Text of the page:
Written consent forms are a key component of obtaining informed consent from patients prior to lung cancer surgery. Reading literacy among Australians is generally poor, and it is recommended that written content is at a year 7 level to make it usable for most people. The aim of this project was to assess the readability of consent forms for thoracic surgery in Queensland, Australia.
Queensland Health consent forms for “Thoracoscopy Surgical (VATS) &/or other procedures” and “Thoracotomy for Lung Resection” were obtained. The readability of the sections relating to risks of surgery (Section C), patient consent (Section G), and the patient information sheet were assessed via an online readability software program, using five separate validated methods: (i) Flesch-Kincaid grade level, (ii) the SMOG (Simple Measure of Gobbledygook), (iii) Coleman-Liau index, (iv) Automated readability index, (v) Linsear Wriste formula. Statistical analysis was performed using Microsoft Excel.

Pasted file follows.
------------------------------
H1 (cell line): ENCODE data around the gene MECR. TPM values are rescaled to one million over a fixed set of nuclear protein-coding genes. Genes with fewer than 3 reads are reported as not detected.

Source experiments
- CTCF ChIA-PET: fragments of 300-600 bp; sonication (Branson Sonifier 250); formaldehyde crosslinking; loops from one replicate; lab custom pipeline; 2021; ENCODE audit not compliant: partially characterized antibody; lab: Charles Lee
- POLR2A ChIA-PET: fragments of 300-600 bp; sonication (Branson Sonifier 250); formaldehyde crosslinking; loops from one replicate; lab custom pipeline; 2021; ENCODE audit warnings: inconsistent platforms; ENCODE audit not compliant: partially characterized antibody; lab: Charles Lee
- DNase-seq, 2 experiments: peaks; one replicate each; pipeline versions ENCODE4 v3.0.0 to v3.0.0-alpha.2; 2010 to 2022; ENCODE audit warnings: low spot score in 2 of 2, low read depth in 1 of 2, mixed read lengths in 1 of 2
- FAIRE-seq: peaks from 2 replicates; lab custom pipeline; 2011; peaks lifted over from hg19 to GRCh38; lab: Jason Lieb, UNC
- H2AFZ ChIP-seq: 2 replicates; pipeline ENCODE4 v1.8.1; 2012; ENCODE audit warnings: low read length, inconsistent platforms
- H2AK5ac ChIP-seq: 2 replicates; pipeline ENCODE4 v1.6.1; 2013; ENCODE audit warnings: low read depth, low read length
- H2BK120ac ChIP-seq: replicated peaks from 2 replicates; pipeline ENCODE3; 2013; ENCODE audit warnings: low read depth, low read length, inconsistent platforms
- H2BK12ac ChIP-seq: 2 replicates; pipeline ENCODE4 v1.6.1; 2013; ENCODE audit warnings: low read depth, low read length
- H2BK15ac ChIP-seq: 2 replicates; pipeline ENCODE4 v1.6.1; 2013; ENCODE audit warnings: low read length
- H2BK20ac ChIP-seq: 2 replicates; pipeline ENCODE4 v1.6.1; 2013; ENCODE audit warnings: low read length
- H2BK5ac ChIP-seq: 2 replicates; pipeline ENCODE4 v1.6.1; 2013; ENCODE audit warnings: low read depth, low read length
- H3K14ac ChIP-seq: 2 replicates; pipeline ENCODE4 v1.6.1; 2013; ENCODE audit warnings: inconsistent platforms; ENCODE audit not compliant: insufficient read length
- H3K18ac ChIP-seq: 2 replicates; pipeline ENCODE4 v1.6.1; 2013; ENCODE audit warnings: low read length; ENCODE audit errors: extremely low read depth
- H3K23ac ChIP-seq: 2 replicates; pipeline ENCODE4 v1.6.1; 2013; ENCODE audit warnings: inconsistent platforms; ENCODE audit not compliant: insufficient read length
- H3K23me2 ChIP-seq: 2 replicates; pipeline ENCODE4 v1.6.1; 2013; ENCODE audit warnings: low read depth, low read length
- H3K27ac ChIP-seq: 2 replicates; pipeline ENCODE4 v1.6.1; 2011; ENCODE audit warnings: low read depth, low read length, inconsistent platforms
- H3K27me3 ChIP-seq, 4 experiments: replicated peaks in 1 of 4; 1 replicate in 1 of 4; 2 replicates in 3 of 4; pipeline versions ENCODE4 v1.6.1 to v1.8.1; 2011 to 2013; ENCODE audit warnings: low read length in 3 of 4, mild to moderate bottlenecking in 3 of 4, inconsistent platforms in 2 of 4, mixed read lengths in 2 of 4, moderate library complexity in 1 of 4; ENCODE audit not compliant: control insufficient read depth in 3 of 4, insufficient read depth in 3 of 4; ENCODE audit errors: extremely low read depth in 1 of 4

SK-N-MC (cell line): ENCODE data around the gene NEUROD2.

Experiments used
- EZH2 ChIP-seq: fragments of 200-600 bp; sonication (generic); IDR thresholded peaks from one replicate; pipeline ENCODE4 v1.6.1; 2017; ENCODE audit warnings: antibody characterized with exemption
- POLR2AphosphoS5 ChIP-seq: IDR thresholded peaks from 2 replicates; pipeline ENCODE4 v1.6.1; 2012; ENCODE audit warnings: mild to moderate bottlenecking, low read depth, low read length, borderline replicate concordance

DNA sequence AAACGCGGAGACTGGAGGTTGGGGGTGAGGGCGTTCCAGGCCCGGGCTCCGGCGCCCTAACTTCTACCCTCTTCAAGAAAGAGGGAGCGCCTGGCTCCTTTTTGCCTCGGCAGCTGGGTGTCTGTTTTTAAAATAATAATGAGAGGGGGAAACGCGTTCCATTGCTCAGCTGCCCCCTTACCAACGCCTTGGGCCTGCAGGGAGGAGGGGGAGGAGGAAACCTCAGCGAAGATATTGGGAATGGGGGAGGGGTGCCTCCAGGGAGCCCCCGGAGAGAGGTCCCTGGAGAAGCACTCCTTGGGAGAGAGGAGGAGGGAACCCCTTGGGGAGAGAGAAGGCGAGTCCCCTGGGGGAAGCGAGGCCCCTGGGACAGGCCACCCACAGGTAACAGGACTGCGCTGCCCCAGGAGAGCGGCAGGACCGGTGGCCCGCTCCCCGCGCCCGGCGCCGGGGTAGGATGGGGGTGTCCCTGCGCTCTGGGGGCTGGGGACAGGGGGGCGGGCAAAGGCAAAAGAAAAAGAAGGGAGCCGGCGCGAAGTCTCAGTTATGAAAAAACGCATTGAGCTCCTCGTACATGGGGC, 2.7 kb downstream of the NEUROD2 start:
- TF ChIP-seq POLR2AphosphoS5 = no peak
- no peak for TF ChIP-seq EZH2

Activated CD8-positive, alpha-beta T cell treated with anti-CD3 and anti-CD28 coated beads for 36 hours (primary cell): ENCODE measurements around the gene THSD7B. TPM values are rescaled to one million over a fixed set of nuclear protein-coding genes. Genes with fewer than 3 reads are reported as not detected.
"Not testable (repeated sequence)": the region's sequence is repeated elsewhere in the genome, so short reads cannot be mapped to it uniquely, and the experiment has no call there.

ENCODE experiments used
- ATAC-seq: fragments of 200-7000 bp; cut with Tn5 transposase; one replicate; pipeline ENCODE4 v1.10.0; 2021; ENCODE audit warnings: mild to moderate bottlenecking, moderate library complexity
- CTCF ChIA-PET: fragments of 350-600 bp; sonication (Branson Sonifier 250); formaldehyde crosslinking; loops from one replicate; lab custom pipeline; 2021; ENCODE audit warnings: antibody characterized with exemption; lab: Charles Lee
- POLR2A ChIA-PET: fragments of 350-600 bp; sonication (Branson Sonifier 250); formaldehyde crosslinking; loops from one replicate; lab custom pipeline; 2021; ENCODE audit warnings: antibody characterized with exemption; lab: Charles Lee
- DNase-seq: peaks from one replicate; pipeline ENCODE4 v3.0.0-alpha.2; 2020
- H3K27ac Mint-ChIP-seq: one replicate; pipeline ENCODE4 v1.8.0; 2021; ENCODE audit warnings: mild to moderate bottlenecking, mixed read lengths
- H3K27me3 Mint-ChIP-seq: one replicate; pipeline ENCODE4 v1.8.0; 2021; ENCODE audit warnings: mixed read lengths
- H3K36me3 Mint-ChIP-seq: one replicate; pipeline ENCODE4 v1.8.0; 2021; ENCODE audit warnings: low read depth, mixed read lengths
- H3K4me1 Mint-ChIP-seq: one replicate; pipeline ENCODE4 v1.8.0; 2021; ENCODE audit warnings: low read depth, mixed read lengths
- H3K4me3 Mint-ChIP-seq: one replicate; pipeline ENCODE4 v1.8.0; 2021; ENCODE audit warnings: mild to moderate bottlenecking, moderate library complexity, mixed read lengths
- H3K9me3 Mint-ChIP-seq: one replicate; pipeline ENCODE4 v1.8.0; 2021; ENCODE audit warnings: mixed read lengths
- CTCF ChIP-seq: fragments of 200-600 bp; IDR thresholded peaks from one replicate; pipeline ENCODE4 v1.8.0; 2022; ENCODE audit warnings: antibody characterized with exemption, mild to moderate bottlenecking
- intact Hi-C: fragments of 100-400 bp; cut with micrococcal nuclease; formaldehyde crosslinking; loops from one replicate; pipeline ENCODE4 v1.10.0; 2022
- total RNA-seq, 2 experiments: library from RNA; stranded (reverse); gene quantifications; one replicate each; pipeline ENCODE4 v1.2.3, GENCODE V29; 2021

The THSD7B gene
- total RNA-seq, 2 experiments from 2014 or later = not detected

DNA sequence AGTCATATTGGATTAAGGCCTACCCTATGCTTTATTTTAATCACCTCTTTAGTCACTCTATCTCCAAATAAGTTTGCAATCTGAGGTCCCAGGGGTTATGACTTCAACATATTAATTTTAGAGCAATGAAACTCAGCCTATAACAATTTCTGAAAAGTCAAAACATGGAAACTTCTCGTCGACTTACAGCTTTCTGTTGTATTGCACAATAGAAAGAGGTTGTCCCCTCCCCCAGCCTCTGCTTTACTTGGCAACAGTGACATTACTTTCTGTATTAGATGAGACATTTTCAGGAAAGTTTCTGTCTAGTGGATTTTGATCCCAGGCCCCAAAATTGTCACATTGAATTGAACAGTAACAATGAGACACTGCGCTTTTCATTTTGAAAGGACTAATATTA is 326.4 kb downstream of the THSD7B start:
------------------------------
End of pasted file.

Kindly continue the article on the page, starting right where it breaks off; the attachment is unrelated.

The mean ± standard deviation reading grade level from all algorithms for risks of surgery, patient consent, and patient information was 7.81 ± 1.75, 10.77 ± 0.75, and 7.59 ± 1.14 respectively. The “Thoracotomy” form had the highest average grade level (8.81 ± 1.85) followed by “Thoracoscopy Surgical (VATS) &/or other procedures” (8.63 ± 2.06). Significant inter-algorithm differences were noted, with the Coleman-Liau nearly two grades higher than others, however the patient consent subsection was consistently above the recommended reading grade of year 7 among all algorithms.
The readability of key sections of the Queensland Health thoracic surgery consent forms is above the recommended reading grade of year 7, and a large percentage of the population would be unable to fully comprehend the information. Consideration should be made to lower the reading grade level of patient consent forms.
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